For most businesses, a tax audit is not an enjoyable experience. The experience, whether it is partial or complete, can cause minor problems if only certain records are examined, or major accountants average salary issues if the entire business is being audited.
When your business is notified that it has been audited, you will be advised which parts or portions of your tax return will need to be reviewed so you can put together the documents. You will also need to make a decision about who you want to represent your business, whether you are going to hire a tax consultant or yourself. If you don’t have a good understanding of tax law in your business, it is worth hiring someone with expertise. If you do decide to represent yourself in the audit and run into a problem, the taxpayer bill of rights allows you to request a suspension of audit until you speak with a certified tax attorney or a tax accountant. While professional representation can be costly, it is guaranteed to save you time, stress, and money.
You must have all relevant documents available to examine the information that supports several critical areas of your business. Begin with income. Your bank statements, deposit records and sales records will all be examined. You must provide documentation of any gifts received, value, inheritance, or exchange of goods or service you received. The IRS could consider these taxable income if the documentation is not provided.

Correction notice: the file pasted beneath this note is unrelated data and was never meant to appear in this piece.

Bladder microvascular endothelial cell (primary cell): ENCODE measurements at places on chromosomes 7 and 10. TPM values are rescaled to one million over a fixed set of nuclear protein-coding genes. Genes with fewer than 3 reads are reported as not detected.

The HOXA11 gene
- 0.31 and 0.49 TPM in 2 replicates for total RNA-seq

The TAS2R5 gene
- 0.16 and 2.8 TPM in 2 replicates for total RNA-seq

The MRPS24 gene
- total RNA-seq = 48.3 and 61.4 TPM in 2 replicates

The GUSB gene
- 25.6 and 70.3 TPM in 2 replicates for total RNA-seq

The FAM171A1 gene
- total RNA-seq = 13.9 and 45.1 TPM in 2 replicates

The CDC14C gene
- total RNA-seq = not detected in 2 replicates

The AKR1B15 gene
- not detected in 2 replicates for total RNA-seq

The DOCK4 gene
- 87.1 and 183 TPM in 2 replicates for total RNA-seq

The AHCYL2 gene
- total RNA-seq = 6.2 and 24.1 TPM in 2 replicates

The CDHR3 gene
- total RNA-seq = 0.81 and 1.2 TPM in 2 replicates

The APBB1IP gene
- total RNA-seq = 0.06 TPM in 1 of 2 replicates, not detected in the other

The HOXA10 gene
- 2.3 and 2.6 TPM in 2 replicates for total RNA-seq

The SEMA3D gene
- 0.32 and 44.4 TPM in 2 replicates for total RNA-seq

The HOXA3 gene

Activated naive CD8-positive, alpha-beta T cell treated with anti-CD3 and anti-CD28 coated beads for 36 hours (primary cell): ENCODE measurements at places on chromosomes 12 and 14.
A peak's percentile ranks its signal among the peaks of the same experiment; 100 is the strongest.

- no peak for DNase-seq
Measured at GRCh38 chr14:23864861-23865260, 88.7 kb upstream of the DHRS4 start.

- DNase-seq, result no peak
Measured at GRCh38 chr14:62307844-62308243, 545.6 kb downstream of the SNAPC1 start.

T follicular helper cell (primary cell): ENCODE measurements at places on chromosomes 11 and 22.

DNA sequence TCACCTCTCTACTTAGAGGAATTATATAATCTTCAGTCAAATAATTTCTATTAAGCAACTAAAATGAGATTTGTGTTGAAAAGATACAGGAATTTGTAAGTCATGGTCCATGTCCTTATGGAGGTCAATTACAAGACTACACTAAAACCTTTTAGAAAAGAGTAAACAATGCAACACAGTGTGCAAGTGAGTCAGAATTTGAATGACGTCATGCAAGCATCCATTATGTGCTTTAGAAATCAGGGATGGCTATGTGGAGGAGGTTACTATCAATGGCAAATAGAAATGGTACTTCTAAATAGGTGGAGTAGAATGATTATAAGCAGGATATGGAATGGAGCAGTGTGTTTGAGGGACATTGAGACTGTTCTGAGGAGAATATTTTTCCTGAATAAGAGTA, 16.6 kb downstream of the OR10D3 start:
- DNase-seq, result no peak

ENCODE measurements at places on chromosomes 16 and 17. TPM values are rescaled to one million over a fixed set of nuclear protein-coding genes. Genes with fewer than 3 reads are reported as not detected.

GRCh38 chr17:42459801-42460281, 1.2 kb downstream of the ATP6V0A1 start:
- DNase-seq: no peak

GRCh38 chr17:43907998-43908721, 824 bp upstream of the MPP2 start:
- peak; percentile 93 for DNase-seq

Your business’s accounting for indebtedness will be carefully examined. You can compare expense items like canceled checks, bank statements, credit card statements, receipts and other records with tax returns. Debts and business losses, charitable donations, travel, meal, and entertainment expenses will all be taken into account. It is essential that accurate records are kept to verify that only legitimate business expenses were claimed.
The interest on business loans are a deductable expense. To verify that the money borrowed was actually used for business purposes, financial records will be compared with bank statements.